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168 25 20 g 15 a 10 The Mono Basin Ecosystem 35 . MILES 33- 400 700 850 FIGURE 5.6 Vertical cross section of Sierra lee wave showing air flow pattern and cloud forms (Holmboe and Klieforth, 1957~. Out that the worst dust storms in Owens Valley were associated with northerly winds aligned with the axis of the valley (parallel to the Sierra), and that such storms transport significant quantities of dust for over 100 mi. In both Owens and Mono basins, strong southerly winds also cause major dust storms. Saint-Amand et al. describe dif- ferences between dust episodes in the two basins and dis- cuss possible treatments to alleviate dust problems. Consequences of Wind Storms Most of the content of the windborne material is inor- ganic particulates of geologic origin--sand, salts, and other compounds. These materials when airborne affect visibility and air quality. Larger particulates transported along or

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Shoreline and UplandF Systems EARLY MORNING ( 4~r Lightning ~ (~9~.'r A EARLY TO MID-AFTERNOON (W or E) 169 _ ·: MID-MORNING _ (Over Mountalns) LATE MORNING _. ~. ~ --; ~~ - h - ~~—~~ ~g <~ ~ `~ Dark ~ Acre—. .~- Ace.. ~~ ~ (~- LATE AFTERNOON OR EARLY EVENING (E) EVENING (E) FIGURE 5.7 Typical diurnal sequence of cloud development and precipitation during summer monsoon season (Powell and Kileforth, in press). near the surface of the ground affect vegetation, tufa for- mations, wildlife, and human activities. The reports by Cahill and Gill (1987) and Saint-Amand et al. (1986) discuss the composition of airborne particulates and their relation to human respiratory problems. The stabilization of sand dunes, playas, exposed lands, and other erosion-prone ter- rain has been addressed recently by various groups with consideration of experimental plantings, placement of drift fences, and other treatment. Much more research is needed on all of these problems. It should be noted that the dust problems of Owens Basin are greater and different in kind from those of the Mono Basin. The town of Lee Vining and nearby popula- tion centers are rarely physically affected by airborne dust or blowing sand from the playas surrounding Mono Lake. However, in the future there could be a decrease in air quality caused by smoke and automobile exhausts from heavily populated areas at Mammoth and the June Lake area. Such an increase in aerosols coupled with low-level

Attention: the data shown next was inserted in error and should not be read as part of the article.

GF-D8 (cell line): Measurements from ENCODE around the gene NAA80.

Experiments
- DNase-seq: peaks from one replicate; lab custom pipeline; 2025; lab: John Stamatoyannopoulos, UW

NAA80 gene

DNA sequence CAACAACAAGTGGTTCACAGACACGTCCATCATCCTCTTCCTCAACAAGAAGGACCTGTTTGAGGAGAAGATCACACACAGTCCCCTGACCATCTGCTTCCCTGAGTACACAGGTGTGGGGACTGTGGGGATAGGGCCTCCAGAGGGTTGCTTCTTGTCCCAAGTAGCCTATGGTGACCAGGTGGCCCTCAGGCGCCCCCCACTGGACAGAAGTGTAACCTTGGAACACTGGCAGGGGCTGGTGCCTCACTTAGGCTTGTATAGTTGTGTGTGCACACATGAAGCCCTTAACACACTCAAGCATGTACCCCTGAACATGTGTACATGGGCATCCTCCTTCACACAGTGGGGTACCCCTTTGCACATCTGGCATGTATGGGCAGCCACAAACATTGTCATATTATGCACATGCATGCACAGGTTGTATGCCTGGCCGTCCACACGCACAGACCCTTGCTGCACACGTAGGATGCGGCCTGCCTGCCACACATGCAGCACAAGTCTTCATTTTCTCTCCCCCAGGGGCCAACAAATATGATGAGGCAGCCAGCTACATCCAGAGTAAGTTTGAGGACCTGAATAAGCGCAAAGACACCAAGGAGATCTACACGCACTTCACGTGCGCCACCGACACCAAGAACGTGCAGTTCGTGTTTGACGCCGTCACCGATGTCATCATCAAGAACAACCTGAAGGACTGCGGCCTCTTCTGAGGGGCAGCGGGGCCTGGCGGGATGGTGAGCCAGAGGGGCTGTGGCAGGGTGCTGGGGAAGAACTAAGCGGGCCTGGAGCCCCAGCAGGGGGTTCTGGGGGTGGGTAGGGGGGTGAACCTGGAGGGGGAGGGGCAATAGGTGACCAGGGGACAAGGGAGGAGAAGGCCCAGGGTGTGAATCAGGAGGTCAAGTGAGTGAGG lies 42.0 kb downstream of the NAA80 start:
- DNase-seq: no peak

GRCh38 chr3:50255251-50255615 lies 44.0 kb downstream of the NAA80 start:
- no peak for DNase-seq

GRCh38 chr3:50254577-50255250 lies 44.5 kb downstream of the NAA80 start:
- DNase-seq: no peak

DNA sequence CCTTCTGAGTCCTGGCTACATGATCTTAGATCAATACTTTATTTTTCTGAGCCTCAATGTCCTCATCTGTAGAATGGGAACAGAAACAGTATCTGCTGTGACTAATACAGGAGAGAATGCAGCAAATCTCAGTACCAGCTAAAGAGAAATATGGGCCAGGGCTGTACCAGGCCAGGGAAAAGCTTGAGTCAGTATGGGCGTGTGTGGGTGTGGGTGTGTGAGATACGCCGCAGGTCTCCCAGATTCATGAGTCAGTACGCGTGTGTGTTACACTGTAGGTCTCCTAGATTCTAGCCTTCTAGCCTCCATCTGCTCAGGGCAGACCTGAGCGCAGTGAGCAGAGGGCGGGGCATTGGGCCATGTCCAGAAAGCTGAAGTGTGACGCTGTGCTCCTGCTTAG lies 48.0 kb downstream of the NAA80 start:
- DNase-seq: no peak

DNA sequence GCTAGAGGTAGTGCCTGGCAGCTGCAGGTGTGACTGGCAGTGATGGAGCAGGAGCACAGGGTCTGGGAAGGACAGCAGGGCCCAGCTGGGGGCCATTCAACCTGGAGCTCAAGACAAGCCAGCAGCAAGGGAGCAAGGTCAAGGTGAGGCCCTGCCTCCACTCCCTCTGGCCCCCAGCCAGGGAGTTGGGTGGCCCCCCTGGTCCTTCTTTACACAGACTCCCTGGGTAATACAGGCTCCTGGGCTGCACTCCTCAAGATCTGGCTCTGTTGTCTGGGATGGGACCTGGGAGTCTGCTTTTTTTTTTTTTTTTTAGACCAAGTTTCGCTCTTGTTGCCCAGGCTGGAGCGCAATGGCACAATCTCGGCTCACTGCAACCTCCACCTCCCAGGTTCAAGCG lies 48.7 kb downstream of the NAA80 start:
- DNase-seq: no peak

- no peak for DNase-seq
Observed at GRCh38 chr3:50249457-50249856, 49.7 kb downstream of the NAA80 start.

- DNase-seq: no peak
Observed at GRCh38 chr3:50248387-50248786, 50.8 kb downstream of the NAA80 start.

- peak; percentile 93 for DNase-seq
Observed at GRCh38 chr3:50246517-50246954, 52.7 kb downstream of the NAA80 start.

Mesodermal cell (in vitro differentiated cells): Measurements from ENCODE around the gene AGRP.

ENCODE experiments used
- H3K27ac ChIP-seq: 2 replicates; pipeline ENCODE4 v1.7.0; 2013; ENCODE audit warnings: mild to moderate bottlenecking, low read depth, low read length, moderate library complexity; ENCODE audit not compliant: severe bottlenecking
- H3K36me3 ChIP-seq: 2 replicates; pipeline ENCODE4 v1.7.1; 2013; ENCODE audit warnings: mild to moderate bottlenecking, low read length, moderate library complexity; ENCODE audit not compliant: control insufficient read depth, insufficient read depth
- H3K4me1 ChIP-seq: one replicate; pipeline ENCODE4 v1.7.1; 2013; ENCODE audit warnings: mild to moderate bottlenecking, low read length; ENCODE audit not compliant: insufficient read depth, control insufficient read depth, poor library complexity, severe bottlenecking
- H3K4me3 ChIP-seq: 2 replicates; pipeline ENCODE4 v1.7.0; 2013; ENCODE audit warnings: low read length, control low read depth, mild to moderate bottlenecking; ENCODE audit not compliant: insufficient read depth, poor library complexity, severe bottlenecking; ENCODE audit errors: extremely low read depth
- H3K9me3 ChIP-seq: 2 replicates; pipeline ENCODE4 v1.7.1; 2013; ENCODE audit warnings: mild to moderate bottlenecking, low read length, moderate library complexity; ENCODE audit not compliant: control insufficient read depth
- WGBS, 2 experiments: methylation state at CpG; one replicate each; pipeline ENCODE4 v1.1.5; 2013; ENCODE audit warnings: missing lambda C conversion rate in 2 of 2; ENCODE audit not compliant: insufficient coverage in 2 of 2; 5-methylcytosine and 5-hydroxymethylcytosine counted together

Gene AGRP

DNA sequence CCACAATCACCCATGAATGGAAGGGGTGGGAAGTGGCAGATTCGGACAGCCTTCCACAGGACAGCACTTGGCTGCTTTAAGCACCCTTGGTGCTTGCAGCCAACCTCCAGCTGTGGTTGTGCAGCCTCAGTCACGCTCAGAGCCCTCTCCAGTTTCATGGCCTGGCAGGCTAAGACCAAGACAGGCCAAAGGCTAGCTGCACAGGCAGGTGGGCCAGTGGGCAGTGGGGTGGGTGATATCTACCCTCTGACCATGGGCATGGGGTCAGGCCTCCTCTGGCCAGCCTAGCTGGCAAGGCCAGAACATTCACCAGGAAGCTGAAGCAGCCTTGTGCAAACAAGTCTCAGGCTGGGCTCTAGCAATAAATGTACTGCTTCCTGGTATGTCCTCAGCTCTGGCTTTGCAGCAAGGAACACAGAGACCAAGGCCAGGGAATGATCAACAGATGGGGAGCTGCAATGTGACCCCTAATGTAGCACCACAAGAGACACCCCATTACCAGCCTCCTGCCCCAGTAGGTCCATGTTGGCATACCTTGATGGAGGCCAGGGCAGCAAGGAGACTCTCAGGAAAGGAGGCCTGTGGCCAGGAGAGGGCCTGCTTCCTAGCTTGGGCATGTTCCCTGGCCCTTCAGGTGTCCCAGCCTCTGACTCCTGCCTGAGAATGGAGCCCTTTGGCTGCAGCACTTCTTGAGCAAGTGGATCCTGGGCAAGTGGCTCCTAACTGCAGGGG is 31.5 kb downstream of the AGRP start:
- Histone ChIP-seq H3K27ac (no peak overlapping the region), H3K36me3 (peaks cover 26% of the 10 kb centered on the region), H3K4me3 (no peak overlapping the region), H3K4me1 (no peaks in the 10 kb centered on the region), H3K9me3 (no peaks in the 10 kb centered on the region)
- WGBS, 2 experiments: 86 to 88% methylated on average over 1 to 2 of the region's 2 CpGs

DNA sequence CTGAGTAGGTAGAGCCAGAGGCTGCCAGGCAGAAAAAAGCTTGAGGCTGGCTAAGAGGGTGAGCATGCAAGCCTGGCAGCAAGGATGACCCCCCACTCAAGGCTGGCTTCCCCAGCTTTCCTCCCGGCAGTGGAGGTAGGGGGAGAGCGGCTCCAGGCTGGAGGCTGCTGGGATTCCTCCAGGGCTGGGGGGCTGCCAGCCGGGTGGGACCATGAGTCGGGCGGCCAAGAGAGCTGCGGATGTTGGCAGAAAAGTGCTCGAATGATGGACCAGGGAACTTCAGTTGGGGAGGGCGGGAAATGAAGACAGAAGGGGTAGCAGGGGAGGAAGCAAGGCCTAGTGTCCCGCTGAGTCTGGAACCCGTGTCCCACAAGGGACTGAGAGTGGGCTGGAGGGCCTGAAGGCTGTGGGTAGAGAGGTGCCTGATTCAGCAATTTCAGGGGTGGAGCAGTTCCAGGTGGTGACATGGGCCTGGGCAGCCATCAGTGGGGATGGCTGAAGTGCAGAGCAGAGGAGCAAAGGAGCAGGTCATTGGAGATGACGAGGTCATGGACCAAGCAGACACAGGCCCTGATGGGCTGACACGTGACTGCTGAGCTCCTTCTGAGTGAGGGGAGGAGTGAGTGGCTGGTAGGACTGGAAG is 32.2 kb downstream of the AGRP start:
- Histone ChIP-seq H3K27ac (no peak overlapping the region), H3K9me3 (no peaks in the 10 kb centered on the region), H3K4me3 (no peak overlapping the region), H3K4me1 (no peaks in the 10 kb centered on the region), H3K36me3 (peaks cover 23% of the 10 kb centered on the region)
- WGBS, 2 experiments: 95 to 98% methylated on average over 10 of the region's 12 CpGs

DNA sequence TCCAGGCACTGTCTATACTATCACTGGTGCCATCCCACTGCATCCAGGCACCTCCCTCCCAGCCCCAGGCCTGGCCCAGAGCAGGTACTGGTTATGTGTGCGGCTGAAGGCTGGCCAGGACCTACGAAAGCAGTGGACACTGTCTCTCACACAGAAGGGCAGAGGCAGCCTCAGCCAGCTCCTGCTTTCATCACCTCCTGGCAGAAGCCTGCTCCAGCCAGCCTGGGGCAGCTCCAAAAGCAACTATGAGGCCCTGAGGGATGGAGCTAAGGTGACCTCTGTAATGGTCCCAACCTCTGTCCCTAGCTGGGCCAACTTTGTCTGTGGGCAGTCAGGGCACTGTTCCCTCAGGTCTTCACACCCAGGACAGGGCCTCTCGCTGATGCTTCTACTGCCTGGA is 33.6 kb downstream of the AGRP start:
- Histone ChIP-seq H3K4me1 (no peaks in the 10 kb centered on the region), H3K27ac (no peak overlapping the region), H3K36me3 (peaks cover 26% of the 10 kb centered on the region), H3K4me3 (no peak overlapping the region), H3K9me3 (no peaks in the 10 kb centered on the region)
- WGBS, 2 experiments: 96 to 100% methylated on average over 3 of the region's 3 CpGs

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170 The Mono Basin Ecosystem temperature inversions could also lead to decreased visibil- ity and a possible increase in the frequency and duration of fog over Mono Lake. LAND-WATER INTERFACE Tufa Dynamics The tufa towers, formed when carbonate materials pre- cipitate as described in chapter 3, are a significant scenic attraction of the Mono Basin. As la ke level has declined in the past, groves of lithoid tufa towers have become ex- posed at the locations and elevations shown in Figure 5.~. These towers range in height from a few feet to tens of feet. The fragile sand tufa, whose locations are shown in Figure 5.9, are castlelike features that form when the car- bonate material acts as a cementing agent for sand par- ticles. These formations are not greater than approximate- ly 6 ft in height. The sand tufa are highly erodible. Wave action associ- ated with changes in lake level could be expected to topple these formations. On the other hand, the lithoid tufa tow- ers are hard and less erodible, although wave action against the base of the towers has been observed to cause towers to topple. Observations at the South Tufa Area by personnel of the Mono Lake Tufa State Reserve suggest that towers that are already unstable may topple with a slow recession of the lake. If the lake level shifts abrupt- ly, otherwise secure towers may be jeopardized. Approxi- mately 24 percent of the changes in tufa formations in the South Tufa Area, one of the most frequently visited tufa areas, appear to have been caused by the wave action from rising lake levels (memo from Dave and Janet Carte, Mono Lake Tufa State Reserve, to Russ Guiney, January 31, 1986~. Shoreline Erosion As lake levels fluctuate, the shoreline topography will be modified by erosion from wind, surface water runoff, and lakeshore processes. This erosion is significant to the basin ecosystem to the extent that abrasion from wind